Back in the era of 2006, a year where The Da Vinci Code ruled the box office and a flood of computer animated comedies entered the marketplace, a little director named J.J. Abrams entered the cinematic landscape with a dream; to direct films of high quality. The man who would revive Star Trek and create Super 8, one of the best films of 2011, started that prestigious career handling the third cinematic Ethan Hunt (still played by Tom Cruise) adventure, appropriately titled Mission: Impossible III.
From the get-go, the movie grabs the audiences interest with a gripping interrogation scene involving a menacing as hell Phillip Seymour Hoffman. Watching Ethan try to save his wife from being killed by this madman is startling to see, mainly because it introduces a theme that runs prominently during the entire film, which is that Ethan will be challenged, to put it gently, during this particular adventure. Abrams wants to pretty much toss his protagonist through the wringer, and by showing him overcoming this momentous obstacles (both physical and emotional), demonstrating why Hunt is such a legendary fellow in the realm of IMF.
Straight after that opening scene, we flashback to days earlier, showing Ethan adjusting to a more mundane suburban life with his girlfriend Julia (Michelle Monaghan). It’s fun to watch the guy who broke into the CIA headquarters host a casual dinner party and run over to 7/11 for ice, especially since it lends a distinctive personality to a character who would had been a bit lacking in the depth department until now. Lending him a life outside of his spy shenanigans really does wonders for strengthening Ethan Hunt as a leading man. though as his various escapades in the story demonstrate, his skills as a spy are still more than intact. But those skills might not be enough to take out the villainous figure Owen Davian.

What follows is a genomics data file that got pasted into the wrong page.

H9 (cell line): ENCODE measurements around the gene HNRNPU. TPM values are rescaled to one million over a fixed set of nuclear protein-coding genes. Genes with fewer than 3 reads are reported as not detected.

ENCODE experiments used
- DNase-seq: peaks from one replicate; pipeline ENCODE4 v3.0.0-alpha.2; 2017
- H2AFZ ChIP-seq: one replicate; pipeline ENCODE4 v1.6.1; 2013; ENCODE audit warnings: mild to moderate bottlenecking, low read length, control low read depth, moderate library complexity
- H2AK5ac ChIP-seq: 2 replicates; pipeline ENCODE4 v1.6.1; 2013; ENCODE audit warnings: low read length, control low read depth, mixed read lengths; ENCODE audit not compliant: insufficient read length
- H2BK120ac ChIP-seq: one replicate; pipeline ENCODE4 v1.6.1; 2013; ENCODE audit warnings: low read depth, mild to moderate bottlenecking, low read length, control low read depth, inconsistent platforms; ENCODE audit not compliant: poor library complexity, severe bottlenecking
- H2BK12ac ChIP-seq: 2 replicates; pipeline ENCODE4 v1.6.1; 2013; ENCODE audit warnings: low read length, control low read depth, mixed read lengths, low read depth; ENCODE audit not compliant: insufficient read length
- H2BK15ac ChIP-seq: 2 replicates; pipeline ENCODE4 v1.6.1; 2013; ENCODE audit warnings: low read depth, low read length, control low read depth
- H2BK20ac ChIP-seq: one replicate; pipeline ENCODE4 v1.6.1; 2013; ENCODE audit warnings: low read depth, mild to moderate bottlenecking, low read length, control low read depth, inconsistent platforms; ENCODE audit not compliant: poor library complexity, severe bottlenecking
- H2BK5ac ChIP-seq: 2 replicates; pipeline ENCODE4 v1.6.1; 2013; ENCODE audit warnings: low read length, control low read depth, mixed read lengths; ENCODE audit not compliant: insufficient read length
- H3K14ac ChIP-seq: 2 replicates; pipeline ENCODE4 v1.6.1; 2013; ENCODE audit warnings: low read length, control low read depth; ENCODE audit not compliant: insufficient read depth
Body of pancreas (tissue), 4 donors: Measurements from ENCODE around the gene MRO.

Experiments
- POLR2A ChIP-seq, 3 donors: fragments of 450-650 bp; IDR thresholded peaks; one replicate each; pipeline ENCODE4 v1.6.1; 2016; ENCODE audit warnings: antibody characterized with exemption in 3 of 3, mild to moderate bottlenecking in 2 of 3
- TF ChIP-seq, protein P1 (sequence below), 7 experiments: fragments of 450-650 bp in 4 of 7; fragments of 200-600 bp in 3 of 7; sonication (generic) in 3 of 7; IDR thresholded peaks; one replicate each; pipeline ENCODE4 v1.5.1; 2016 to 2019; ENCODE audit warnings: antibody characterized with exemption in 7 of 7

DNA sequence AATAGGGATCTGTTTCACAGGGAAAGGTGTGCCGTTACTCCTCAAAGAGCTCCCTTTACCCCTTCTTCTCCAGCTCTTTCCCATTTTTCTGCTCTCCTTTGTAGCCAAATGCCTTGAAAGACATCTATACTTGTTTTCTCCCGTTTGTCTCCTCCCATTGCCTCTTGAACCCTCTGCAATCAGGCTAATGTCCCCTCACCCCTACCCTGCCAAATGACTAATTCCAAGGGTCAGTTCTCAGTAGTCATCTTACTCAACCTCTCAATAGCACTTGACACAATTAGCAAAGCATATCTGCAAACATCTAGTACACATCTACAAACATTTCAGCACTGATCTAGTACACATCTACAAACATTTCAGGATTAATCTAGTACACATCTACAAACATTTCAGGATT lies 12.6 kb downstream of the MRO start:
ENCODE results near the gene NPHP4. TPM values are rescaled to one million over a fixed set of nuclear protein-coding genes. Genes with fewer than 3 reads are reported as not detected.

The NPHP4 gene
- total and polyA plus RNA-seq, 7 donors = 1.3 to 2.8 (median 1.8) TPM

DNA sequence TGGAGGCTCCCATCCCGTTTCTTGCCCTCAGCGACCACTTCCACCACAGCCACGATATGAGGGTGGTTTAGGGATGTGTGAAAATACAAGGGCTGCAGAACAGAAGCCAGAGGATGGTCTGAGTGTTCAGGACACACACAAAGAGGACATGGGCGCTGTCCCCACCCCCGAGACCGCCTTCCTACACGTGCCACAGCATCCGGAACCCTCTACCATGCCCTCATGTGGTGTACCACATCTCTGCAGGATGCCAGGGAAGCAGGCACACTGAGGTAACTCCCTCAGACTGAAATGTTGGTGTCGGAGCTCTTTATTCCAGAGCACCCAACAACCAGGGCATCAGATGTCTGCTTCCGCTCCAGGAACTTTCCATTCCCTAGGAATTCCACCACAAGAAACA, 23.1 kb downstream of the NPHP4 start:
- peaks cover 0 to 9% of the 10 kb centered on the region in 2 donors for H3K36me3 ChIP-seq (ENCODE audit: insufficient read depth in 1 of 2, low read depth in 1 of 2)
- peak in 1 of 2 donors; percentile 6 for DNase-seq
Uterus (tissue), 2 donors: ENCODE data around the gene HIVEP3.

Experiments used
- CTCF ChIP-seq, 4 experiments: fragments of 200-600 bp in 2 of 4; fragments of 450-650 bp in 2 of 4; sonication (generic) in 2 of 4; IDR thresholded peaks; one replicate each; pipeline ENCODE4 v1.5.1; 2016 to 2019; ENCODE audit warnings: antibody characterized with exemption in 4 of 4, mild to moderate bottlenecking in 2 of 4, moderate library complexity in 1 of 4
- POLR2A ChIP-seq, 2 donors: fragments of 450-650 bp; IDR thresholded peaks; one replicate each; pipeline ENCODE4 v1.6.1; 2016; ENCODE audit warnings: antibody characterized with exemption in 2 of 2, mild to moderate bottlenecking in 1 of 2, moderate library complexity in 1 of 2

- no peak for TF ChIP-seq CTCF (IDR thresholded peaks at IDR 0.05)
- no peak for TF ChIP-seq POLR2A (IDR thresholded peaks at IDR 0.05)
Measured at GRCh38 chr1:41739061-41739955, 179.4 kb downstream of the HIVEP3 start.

This antagonist is played by accomplished actor Phillip Seymour Hoffman, who plays Davian with a casual attitude that a clear juxtaposition against the sort of chaos the character causes. Even when being dangled out of a plane, he isn’t gonna crack and Hoffman makes that assured personality feel incredibly authentic. Similarly, Tom Cruise actually does a pretty great job making Ethan Hunts vulnerable moments effective, and he’s similarly successful when it comes to having chemistry with his on-screen wife.
Of course, there’s also plenty of stunts and mayhem for Cruise to get involved in, and Abrams brings these sequences to life in a vivid manner. While some shaky-cam in the opening sequence made me worried that would be an enduring presence in the feature, it, thankfully, only pops up briefly once or twice during the rest of the movie. Instead, set pieces (such as one where Hunt has to jump from one tall building to another) are filmed in a clear manner that help make them all the more engrossing. It helps of course that there’s some interesting character work being done with Hunt in this movie that manages to make this Mission: Impossible entry not just a successful endeavor, but one that raises the bar for the entire franchise.